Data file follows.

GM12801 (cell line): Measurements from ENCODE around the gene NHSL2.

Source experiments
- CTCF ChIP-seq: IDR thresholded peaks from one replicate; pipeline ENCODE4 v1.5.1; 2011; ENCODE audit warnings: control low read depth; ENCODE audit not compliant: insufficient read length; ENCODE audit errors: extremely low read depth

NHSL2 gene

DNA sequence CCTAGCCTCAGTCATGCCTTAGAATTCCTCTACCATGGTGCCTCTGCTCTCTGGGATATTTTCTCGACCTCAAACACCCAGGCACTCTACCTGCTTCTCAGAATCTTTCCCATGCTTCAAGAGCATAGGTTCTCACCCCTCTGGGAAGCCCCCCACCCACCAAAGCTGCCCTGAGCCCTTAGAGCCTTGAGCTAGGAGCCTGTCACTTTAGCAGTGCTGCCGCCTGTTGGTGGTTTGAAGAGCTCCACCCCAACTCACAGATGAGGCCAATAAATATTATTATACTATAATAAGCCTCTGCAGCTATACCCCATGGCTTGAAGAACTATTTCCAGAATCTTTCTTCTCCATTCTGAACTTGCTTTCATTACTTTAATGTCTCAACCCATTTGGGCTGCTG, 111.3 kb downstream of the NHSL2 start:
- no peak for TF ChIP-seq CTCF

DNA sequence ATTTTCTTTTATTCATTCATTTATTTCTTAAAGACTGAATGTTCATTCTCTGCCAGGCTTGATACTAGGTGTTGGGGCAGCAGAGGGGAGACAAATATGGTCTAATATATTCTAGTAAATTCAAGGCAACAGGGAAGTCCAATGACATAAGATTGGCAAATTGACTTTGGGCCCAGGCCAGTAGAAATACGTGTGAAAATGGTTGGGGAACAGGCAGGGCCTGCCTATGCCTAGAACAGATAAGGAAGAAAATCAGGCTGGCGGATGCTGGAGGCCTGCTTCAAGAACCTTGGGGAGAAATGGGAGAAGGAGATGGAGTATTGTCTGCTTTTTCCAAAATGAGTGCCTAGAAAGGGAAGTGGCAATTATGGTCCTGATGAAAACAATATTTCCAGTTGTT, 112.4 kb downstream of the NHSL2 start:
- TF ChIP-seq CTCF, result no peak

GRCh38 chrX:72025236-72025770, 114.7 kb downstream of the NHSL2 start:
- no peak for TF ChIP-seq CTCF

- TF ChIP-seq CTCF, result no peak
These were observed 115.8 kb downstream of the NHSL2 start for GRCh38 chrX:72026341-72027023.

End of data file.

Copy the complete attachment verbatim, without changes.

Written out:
GM12801 (cell line): Measurements from ENCODE around the gene NHSL2.

Source experiments
- CTCF ChIP-seq: IDR thresholded peaks from one replicate; pipeline ENCODE4 v1.5.1; 2011; ENCODE audit warnings: control low read depth; ENCODE audit not compliant: insufficient read length; ENCODE audit errors: extremely low read depth

NHSL2 gene

DNA sequence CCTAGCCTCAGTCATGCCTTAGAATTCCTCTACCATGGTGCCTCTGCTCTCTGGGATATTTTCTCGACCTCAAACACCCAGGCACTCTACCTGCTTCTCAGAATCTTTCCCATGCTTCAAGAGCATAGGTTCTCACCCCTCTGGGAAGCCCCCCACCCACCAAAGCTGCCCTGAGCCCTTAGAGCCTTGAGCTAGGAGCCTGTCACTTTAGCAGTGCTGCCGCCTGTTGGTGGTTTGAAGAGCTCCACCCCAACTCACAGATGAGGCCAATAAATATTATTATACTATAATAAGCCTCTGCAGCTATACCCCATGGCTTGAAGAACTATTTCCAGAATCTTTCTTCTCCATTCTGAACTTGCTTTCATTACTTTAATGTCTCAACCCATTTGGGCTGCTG, 111.3 kb downstream of the NHSL2 start:
- no peak for TF ChIP-seq CTCF

DNA sequence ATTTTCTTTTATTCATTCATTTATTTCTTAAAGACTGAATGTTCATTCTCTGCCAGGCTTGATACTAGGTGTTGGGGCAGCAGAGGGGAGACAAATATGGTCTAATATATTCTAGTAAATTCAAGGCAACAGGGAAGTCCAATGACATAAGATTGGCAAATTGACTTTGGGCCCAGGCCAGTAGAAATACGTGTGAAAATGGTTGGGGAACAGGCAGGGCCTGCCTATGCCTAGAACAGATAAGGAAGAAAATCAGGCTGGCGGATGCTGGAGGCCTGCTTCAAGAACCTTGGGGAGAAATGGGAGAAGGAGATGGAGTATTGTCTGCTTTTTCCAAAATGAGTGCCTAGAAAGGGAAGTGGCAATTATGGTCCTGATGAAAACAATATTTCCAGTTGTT, 112.4 kb downstream of the NHSL2 start:
- TF ChIP-seq CTCF, result no peak

GRCh38 chrX:72025236-72025770, 114.7 kb downstream of the NHSL2 start:
- no peak for TF ChIP-seq CTCF

- TF ChIP-seq CTCF, result no peak
These were observed 115.8 kb downstream of the NHSL2 start for GRCh38 chrX:72026341-72027023.